CARA’s “ambassadogs” Ginger (left) and Kimchi (right) tell humans that firecrackers hurt them, too.
Civil society groups engaged in promoting animal welfare and environmental health today issued a common plea in anticipation of the usual firecracker-related New Year’s mayhem.
Their plea to all citizens regardless of economic or social status: Usher in the New Year sans deafening explosion and toxic pollution from firecrackers that could harm not only homo sapiens, but other animals, too.
Speaking with one voice, the Animal Kingdom Foundation, Compassion and Responsibility for Animals (CARA Welfare Philippines), Combined Animal Rescue Endeavor (CARE), Philippine Animal Welfare Society (PAWS) and the EcoWaste Coalition expressed optimism that families, especially households that have dogs, cats and other pets, would heed their plea and steer clear of firecrackers.
“It is common knowledge that animals, particularly cats and dogs, are easily terrified of loud bangs from firecrackers. Because of their acute sense of hearing, what is loud to us, humans, is deafening to them. With the warlike detonation of firecrackers, it is not hard to imagine the terror that our furry friends have to go through, especially on New Year’s eve. They tremble with fear while we enjoy the boisterous festivity,” said Anna Cabrera, Executive Director of PAWS, a group that seeks “to prevent cruelty, alleviate paint, fear and suffering in animals.”
“New Year is sadly a very stressful time for our pets,” observed educator Eric Suguitan, a speaker for CARA Welfare Philippines, which envisions “an animal compassionate country where all cats and dogs have good homes.” “Besides the ear-piercing noise pollution, bursting firecrackers can make them very nervous. Canine and feline anxiety to flashing lights and loud noises can lead to loss of appetite, stomach upset and decreased sense of direction.”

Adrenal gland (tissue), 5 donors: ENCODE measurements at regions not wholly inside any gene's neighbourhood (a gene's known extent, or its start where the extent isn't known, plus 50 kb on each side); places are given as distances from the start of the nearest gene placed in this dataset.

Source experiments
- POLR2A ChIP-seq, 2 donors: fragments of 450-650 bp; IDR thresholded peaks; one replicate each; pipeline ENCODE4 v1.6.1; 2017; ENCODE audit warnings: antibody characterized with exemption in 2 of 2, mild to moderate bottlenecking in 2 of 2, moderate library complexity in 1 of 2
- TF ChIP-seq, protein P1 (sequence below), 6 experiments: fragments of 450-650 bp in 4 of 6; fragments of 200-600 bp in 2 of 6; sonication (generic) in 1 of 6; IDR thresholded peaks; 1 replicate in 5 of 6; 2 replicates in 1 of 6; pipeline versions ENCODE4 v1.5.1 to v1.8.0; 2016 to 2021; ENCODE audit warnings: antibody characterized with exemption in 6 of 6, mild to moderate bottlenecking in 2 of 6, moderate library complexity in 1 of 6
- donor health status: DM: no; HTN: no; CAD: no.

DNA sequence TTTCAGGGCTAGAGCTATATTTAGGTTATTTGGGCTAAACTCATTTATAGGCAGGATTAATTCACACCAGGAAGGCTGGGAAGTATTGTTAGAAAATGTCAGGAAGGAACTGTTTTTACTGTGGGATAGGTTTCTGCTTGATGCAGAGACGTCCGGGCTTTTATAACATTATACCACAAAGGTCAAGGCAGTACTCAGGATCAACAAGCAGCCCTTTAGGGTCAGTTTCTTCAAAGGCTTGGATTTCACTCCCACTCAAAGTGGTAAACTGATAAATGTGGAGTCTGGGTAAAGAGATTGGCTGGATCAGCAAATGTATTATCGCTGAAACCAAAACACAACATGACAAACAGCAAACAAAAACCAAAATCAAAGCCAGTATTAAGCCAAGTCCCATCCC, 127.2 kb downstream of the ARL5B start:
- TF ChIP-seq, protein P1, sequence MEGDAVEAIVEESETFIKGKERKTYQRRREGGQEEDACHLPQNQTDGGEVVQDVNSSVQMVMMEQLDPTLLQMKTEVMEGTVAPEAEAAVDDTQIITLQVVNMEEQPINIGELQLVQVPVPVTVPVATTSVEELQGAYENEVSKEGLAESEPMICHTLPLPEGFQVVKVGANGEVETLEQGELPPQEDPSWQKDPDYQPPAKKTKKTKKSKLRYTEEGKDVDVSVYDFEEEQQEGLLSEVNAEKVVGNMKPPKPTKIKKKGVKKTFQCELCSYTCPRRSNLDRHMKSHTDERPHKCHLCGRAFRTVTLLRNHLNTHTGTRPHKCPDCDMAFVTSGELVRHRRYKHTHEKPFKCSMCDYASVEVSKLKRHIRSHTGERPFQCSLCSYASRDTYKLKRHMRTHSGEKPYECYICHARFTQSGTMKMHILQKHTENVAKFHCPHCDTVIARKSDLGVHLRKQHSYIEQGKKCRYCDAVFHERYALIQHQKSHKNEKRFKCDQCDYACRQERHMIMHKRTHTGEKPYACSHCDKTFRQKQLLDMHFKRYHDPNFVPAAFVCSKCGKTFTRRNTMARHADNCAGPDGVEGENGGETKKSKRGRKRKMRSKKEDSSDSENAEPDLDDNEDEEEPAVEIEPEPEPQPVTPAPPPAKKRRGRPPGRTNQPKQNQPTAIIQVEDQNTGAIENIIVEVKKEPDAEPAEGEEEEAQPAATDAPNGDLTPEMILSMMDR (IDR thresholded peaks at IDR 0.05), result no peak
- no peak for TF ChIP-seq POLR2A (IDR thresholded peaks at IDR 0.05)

“Igniting firecrackers supposedly to drive away bad luck, by all indications, is cruel and traumatic to animals. This horrific ordeal is not the way to reward dogs — affectionately called as man’s best friend — cats and other pets,” said Atty. Heidi Caguioa, legal counsel of AKF, which is in the forefront of the campaign against dog meat trade.
CARE for its part is calling on local governments to pass ordinances banning fireworks in order to prevent deaths and injuries and to protect the health of humans and animals. Merci Ferrer, spokesperson for CARE, noted that “the physical and psychological harm is not only inflicted on humans and their animal companions but also for many stray dogs and cats that require our urgent attention, as well as wildlife.”
“The pain inflicted on animals due to the firecracker craze is real and warrants greater attention,” noted Aileen Lucero, National Coordinator of the EcoWaste Coalition. “Firecracker-related human injuries and deaths are monitored and reported every year, but seldom do we hear about the plight of animal victims. It is time to know and unravel the facts. How many dogs and cats suffered from temporary or permanent hearing difficulties due to firecrackers? How many got injured or killed? How many have gone astray and were reported as missing?,” she added.
AKF, CARA Welfare Philippines, CARE, PAWS and the EcoWaste Coalition believed that the adverse impact of firecrackers to the health and safety of animals provides another compelling reason why tougher regulations should be enforced to curb the senseless firecracker-related damage to life, limb, property and the environment at large.
On December 28, the groups will stage an advocacy parade to reiterate their plea against the detonation of firecrackers and other pyrotechnic devices for the sake of animals, including homo sapiens.